Health systems are continuing to implement better administrative databases (Reference van Staa, Dyson and McCann21) and develop registries to optimize health technology use (22–24). The sophisticated techniques for data linkage and analysis that are now emerging and learnings from other sectors about the use of Big Data and rapid cycle analytics could help transform routine health system data into important evidence for HTA (Reference Schneeweiss25;26).
There seems to be a potential for better collaboration among health systems to work with technology developers to undertake international studies for evaluation of potentially innovative technologies to produce good quality pragmatic data efficiently that can inform HTA (Reference Bergvall-Kåreborn, Ihlström Eriksson and Ståhlbröst27).
The Fred Friendly stakeholder role play confirmed the need for dialogue about evidence production for HTA, but showed that the form of evidence required will be intensely negotiated and dependent on several factors. The value of nontraditional data sources and study designs to augment randomized controlled trials and the value of patient involvement throughout the evidence production process are apparent. However, willingness to accept early evidence and the associated risks in expedited approvals will vary by health system and could be dependent on their control over data collection, their capability to encourage and restrict health technology use, and payment systems.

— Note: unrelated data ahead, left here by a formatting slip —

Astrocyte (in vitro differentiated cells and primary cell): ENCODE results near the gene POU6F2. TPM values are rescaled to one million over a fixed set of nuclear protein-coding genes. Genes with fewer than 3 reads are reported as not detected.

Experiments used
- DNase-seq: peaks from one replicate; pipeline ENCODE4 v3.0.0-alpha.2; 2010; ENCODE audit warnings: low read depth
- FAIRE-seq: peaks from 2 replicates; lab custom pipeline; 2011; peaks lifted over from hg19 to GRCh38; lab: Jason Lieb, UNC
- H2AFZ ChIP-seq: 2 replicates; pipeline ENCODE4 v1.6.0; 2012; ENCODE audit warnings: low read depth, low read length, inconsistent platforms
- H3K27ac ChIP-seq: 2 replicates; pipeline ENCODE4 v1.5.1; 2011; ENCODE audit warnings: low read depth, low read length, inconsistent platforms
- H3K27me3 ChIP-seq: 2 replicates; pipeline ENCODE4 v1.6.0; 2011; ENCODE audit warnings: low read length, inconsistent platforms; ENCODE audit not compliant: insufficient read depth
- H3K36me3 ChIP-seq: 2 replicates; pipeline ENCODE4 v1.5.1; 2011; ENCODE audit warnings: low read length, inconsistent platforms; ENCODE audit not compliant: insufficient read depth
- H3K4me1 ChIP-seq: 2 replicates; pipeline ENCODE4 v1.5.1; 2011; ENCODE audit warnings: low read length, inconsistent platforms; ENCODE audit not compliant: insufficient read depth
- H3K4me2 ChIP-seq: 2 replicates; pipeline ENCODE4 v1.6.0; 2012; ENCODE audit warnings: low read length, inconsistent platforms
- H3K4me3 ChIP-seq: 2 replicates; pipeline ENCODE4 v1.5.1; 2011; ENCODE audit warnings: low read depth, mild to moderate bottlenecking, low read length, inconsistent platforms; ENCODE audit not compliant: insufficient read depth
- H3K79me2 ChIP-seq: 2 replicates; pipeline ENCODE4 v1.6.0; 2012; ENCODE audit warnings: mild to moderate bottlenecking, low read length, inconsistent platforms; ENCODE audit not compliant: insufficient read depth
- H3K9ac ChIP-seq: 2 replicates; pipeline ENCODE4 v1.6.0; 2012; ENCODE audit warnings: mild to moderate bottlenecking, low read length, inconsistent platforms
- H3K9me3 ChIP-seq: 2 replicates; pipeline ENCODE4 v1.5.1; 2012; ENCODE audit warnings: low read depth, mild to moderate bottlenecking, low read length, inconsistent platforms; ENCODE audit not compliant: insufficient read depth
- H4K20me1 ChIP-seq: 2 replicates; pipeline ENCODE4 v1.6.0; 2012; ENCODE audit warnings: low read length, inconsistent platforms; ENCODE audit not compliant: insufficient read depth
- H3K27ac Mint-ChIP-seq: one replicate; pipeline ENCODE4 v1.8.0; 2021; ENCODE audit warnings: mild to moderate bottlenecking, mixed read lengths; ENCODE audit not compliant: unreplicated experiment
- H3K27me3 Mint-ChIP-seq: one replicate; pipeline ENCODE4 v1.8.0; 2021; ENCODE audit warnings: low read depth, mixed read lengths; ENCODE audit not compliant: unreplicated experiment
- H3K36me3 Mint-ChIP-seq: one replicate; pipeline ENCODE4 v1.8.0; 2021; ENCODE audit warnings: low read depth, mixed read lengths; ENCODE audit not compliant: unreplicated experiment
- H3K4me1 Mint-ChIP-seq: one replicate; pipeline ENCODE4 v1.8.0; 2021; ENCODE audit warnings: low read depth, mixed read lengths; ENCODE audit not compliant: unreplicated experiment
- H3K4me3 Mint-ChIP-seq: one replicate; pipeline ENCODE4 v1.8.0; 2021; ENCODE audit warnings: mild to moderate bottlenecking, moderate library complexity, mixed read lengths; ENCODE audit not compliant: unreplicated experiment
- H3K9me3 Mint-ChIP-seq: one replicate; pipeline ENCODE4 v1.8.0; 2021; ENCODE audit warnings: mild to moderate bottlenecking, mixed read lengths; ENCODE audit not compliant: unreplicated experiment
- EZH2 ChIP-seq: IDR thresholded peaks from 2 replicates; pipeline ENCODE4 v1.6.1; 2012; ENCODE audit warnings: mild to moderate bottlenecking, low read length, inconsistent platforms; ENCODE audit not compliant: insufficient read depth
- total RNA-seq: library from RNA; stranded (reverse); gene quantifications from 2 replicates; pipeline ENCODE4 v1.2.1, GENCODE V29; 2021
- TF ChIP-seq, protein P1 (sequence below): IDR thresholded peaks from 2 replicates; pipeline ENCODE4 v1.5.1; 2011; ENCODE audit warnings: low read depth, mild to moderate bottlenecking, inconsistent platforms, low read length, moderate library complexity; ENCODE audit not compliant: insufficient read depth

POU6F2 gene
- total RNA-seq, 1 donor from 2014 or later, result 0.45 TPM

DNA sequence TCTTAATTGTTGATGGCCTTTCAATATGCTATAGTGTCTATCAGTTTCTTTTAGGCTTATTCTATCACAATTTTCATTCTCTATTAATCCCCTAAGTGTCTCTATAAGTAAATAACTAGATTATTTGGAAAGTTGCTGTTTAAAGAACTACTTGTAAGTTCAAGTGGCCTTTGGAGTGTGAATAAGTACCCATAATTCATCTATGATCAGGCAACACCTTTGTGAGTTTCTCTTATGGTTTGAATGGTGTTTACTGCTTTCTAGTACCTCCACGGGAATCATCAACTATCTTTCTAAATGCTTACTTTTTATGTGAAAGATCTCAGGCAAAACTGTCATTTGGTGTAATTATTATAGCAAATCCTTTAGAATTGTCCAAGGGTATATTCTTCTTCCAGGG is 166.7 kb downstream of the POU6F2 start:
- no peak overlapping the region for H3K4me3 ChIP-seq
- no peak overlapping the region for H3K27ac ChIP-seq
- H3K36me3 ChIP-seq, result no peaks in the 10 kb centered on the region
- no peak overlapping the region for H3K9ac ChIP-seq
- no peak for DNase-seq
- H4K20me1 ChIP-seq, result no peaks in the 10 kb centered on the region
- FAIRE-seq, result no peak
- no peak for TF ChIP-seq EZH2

Defining Value and Affordability
The discussion at the meeting stressed the need to revisit how value is judged and decisions on adoption are made. This issue has come into focus recently for very high cost technologies addressing high unmet needs and for high cost technologies addressing more common conditions, such as hepatitis C (Reference Koller28). There was recognition that, in most systems, budget impact has to be considered alongside value for the individual patient. There was also recognition that conventional measures of value such as incremental cost per QALY may be inappropriate or provide an insufficient basis for real-world policy and coverage decision making, but there is little agreement on what to do about this. For devices, additional issues such as purchasing processes, decentralized decisions, and the lack of HTA input to those decisions can impact the determination of value.
HTA must be independent and objective, but it needs to develop more agile and adaptive processes that help to broker alignment among technology developers and health systems (including healthcare professionals and patients). The goal is to create a common understanding of health needs, the potential of new technologies to address needs and improve outcomes in the real world, and the need for health systems to adapt to realize those benefits. However, it needs to do this without increasing complexity, keeping it simple and comprehensible to the public.
This suggests that HTA needs to innovate and be prepared to play a more active role to influence evidence production and help facilitate dialogue among stakeholders to optimize technology development and use. Participants in the HTAi Policy Forum meeting referred to this new approach as HTA 2.0. But does this mean a new paradigm for the HTA function, or for the whole system?